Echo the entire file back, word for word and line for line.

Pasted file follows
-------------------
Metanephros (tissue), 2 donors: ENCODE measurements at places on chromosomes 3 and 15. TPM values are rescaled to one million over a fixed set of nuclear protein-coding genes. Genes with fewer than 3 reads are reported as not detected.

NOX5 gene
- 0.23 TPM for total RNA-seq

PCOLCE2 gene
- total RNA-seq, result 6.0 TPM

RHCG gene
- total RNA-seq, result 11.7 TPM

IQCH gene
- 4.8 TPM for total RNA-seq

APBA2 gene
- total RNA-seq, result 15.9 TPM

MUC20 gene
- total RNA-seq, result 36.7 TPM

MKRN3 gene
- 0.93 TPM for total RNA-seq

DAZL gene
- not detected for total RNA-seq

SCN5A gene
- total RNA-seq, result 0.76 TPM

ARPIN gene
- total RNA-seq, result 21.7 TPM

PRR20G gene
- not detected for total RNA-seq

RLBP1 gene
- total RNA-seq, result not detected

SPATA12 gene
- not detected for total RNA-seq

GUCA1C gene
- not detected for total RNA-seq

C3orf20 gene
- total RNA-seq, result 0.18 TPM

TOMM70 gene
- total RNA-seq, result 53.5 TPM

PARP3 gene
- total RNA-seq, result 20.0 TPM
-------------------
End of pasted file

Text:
Metanephros (tissue), 2 donors: ENCODE measurements at places on chromosomes 3 and 15. TPM values are rescaled to one million over a fixed set of nuclear protein-coding genes. Genes with fewer than 3 reads are reported as not detected.

NOX5 gene
- 0.23 TPM for total RNA-seq

PCOLCE2 gene
- total RNA-seq, result 6.0 TPM

RHCG gene
- total RNA-seq, result 11.7 TPM

IQCH gene
- 4.8 TPM for total RNA-seq

APBA2 gene
- total RNA-seq, result 15.9 TPM

MUC20 gene
- total RNA-seq, result 36.7 TPM

MKRN3 gene
- 0.93 TPM for total RNA-seq

DAZL gene
- not detected for total RNA-seq

SCN5A gene
- total RNA-seq, result 0.76 TPM

ARPIN gene
- total RNA-seq, result 21.7 TPM

PRR20G gene
- not detected for total RNA-seq

RLBP1 gene
- total RNA-seq, result not detected

SPATA12 gene
- not detected for total RNA-seq

GUCA1C gene
- not detected for total RNA-seq

C3orf20 gene
- total RNA-seq, result 0.18 TPM

TOMM70 gene
- total RNA-seq, result 53.5 TPM

PARP3 gene
- total RNA-seq, result 20.0 TPM